List of addresses in Beacon Hill, Boston
The List of notable addresses in Beacon Hill, Boston contains information, by street, of significant buildings and the people who lived in the community. Many of the street names have changed. For instance, Phillips street was once called Southack Street.
- 1 Current and former street names
- 2 Notable addresses in Beacon Hill
- 2.1 Beacon Street
- 2.2 Bowdoin Street
- 2.3 Brimmer Street
- 2.4 Cambridge Street
- 2.5 Charles Street
- 2.6 Chestnut Street
- 2.7 Grove Street
- 2.8 Irving Street
- 2.9 Joy Street
- 2.10 Louisburg Square
- 2.11 Mount Vernon Street
- 2.12 Myrtle Street
- 2.13 Park Street
- 2.14 Phillips Street
- 2.15 Pinckney Street
- 2.16 Smith Court
- 2.17 Tremont Street
- 2.18 Other residents
- 3 References
- 4 External links
Current and former street names
- Anderson Street – West Centre Street
- Bowdoin Street – Middlecott Street
- Bulfinch Street
- Court Street – Prison Lane, then Queen Street
- Howard – Southack's Court (after Capt. Cyprian Southack)
- Irving Street – Butolph Street
- Joy Street
- Clapboard Street (between Cambridge and Myrtle Streets in 1735)
- Belknap Lane (between Myrtle and Mount Vernon Streets)
- Mt. Vernon Street – Sumner
- Phillips Street – Southack Street (after Capt. Cyprian Southack)
- Revere Street – May Street
- Smith Court – May's Court
- State Street – King Street
- Tremont – Common (NE of School Street where Beacon Street ends)
- West Cedar Street – George Street
Notable addresses in Beacon Hill
Beacon Street is a main thoroughfare from the Tremont Street and School Street intersection to Charles Street. Hancock Manor was located at 30 Beacon Street; Its land is now part of the grounds of the Massachusetts State House.
- One Beacon Street – An eponymous office tower at the corner of Tremont Street; the 14th-tallest building in the city
- 8 Beacon Street – late 19th- and early 20th-century home of the Osgood Family: Dr. Osgood, Margaret Osgood and daughters Gretchen and Mary
- 10½ Beacon Street – Boston Athenæum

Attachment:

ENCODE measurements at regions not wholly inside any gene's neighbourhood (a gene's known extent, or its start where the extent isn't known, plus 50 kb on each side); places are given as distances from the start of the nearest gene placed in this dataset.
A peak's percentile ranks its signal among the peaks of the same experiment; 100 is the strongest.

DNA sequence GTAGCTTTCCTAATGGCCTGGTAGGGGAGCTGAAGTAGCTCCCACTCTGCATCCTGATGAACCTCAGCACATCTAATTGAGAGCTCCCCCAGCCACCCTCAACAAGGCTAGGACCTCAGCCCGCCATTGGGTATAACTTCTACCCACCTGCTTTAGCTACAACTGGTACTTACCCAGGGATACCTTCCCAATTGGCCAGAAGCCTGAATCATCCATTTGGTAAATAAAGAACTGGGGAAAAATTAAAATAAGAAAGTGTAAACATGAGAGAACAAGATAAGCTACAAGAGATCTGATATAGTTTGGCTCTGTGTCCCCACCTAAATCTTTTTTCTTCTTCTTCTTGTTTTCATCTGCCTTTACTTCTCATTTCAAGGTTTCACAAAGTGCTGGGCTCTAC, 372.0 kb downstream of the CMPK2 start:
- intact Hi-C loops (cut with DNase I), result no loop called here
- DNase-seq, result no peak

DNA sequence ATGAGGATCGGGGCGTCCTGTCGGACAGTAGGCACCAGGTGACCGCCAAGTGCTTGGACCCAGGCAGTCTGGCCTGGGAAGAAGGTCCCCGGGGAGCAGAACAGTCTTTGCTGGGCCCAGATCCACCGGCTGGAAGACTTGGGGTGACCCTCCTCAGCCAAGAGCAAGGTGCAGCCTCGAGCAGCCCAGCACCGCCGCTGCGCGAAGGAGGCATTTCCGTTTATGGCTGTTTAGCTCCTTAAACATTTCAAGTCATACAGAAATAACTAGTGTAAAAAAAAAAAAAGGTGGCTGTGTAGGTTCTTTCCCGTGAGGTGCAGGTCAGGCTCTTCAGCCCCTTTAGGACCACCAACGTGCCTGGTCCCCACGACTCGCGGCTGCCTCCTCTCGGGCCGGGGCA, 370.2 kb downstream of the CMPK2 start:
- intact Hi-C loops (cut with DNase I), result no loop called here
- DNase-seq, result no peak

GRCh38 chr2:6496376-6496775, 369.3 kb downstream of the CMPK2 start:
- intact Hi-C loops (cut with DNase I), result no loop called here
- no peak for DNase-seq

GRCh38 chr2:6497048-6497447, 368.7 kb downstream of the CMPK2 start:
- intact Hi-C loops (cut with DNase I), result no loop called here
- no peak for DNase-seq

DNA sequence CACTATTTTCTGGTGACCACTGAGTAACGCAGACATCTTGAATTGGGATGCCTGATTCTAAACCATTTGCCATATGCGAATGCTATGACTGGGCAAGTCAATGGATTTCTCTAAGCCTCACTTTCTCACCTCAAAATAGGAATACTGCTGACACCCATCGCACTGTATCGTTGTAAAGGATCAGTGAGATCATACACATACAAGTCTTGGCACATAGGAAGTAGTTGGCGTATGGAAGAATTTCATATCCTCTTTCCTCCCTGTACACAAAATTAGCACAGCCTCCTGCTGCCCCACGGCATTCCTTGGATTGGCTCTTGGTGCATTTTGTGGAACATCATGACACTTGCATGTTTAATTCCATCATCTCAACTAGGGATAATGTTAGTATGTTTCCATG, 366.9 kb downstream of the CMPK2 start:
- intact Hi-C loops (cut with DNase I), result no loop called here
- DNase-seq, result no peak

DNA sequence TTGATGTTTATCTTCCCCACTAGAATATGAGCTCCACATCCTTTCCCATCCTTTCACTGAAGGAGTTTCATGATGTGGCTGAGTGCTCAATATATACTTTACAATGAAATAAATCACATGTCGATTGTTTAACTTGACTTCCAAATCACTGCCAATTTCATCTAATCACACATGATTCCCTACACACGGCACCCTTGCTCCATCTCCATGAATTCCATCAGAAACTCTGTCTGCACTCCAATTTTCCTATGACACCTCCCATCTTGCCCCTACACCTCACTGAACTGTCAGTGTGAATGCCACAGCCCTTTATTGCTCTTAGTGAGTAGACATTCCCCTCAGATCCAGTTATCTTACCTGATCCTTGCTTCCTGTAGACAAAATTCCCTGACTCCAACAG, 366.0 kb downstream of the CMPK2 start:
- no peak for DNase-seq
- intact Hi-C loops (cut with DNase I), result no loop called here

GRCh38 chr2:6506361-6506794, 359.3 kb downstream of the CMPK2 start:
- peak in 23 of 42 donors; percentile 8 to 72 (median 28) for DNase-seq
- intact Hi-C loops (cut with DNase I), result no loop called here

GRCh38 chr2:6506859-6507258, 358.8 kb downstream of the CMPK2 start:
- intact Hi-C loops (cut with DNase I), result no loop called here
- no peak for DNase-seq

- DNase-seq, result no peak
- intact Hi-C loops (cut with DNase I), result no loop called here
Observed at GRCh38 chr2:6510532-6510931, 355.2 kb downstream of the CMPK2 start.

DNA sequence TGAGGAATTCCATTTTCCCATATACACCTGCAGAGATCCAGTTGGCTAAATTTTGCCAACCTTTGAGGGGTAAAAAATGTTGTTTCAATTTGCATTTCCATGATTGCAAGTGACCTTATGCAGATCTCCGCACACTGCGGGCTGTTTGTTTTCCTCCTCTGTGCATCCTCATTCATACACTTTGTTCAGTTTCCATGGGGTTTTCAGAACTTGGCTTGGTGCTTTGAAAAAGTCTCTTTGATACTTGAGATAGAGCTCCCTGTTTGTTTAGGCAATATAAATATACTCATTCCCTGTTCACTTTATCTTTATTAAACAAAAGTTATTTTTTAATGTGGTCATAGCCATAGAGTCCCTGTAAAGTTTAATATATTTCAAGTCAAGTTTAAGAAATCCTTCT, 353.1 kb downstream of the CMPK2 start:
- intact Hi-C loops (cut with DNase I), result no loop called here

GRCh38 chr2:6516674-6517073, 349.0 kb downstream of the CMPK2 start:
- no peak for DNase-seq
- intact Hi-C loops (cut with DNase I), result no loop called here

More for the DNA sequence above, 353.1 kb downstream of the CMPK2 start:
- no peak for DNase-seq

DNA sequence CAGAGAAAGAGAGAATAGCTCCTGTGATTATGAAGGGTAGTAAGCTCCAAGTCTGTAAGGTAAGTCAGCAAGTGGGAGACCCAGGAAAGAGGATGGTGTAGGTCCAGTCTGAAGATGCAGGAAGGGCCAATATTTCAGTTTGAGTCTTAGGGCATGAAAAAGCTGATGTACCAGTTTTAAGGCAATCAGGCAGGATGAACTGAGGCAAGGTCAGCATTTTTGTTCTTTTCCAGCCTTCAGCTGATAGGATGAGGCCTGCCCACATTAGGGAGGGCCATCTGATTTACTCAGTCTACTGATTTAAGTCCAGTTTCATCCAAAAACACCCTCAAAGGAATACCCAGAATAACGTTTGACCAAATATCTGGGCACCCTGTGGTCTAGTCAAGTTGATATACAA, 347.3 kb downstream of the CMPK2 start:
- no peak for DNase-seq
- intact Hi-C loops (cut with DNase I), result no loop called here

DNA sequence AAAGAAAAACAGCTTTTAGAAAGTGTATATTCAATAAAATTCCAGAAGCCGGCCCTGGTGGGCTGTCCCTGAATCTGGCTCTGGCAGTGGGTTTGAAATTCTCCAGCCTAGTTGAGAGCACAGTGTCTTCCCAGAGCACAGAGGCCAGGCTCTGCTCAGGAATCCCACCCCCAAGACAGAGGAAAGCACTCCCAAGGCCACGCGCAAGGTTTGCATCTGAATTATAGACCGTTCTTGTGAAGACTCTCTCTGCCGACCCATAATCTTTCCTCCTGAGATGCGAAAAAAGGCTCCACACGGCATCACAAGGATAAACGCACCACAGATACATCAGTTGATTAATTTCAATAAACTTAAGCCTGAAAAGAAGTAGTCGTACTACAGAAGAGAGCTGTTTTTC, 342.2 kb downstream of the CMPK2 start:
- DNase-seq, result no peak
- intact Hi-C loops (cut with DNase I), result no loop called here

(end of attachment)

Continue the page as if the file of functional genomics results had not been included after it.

- 14 Beacon Street – Congregational House, site of the Congregational Library and City Mission Society
- 16 Beacon Street – Chester Harding House, now home to the Boston Bar Association, was home to the famous portrait painter Chester Harding from 1826–1830
- 22 Beacon Street – Amory-Ticknor House, built in 1804 by Charles Bulfinch; now houses the Beacon Hill studio for Fox 25 News (WFXT), with a strategic rooftop camera position
- 24 Beacon Street – Massachusetts State House
- 25 Beacon Street – headquarters of the Unitarian Universalist Association, an international liberal religious denomination
- 33 Beacon Street – resident George Parkman; building designed by Cornelius Coolidge
- 34½ Beacon Street – erstwhile headquarters of Family Service of Greater Boston, a private, nonprofit social service agency founded in 1835
- 39–40 Beacon Street – Henry Wadsworth Longfellow courted and married Fanny Appleton
- 42–43 Beacon Street – painter John Singleton Copley had a house on this site, as did David Sears II, whose house is now the home of the Somerset Club
- 45 Beacon Street – Third Harrison Gray Otis House, now American Meteorological Society
- 57 Beacon Street - Thomas J. Eckley house, Ephraim Marsh, architect (1819). Notable as town residence of George Nixon Black, Jr., also owner of Kragsyde, iconic Shingle Style cottage and Woodlawn Museum, his Asher Benjamin ancestral home in Maine. Black was a major benefactor of the Museum of Fine Arts, Boston.
- 54–55 Beacon Street – resident William H. Prescott had William Makepeace Thackeray as a houseguest. The pair of buildings is now the Headquarters House
- 84 Beacon Street – Cheers Beacon Hill. Formerly known as the Bull & Finch Pub, this pub was the inspiration for the classic television show, Cheers, and was shown during the opening credits of the sitcom.
- 35 Bowdoin Street – Church of Saint John the Evangelist
- 122 Bowdoin Street – nominal resident, John Fitzgerald Kennedy (registered voting address)
- 30 Brimmer Street – Church of the Advent (official site)
- 44 Brimmer Street – resident Samuel Eliot Morison
- Massachusetts General Hospital – Bulfinch Pavilion and Ether Dome
- 100 Cambridge Street, Upper Plaza – Garden of Peace
- 131 Cambridge Street – Old West Church
- 141 Cambridge Street – First Harrison Gray Otis House, architect Charles Bulfinch
Running north to south, Charles Street runs through the middle of Boston.
- 44A Charles Street – Mary Sullivan, last victim of the Boston Strangler, murdered here
- 70 Charles Street – Charles Street Meeting House
- 2 Chestnut Street – held the Garland Junior College from 1872 to 1976
- 6 Chestnut Street – Beacon Hill Friends House
- 13, 15, 17 Chestnut Street – architect Charles Bulfinch designed row-houses for Hepzibah Swan
- 18 Chestnut Street – birthplace of poet Robert Lowell
- 50 Chestnut Street – resident Francis Parkman, historian; building designed by Cornelius Coolidge